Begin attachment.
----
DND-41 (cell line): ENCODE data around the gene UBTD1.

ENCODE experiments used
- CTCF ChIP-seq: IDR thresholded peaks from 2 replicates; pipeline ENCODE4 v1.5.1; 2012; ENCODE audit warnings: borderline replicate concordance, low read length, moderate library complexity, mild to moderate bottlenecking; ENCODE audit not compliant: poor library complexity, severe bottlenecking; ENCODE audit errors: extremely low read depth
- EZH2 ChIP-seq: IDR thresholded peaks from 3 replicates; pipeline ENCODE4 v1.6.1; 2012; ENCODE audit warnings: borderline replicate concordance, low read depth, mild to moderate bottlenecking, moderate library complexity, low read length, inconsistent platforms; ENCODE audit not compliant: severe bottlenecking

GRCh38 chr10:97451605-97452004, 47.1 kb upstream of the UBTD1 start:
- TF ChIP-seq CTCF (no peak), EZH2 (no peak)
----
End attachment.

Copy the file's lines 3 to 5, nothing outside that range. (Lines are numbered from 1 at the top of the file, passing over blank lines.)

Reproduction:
- CTCF ChIP-seq: IDR thresholded peaks from 2 replicates; pipeline ENCODE4 v1.5.1; 2012; ENCODE audit warnings: borderline replicate concordance, low read length, moderate library complexity, mild to moderate bottlenecking; ENCODE audit not compliant: poor library complexity, severe bottlenecking; ENCODE audit errors: extremely low read depth
- EZH2 ChIP-seq: IDR thresholded peaks from 3 replicates; pipeline ENCODE4 v1.6.1; 2012; ENCODE audit warnings: borderline replicate concordance, low read depth, mild to moderate bottlenecking, moderate library complexity, low read length, inconsistent platforms; ENCODE audit not compliant: severe bottlenecking

GRCh38 chr10:97451605-97452004, 47.1 kb upstream of the UBTD1 start: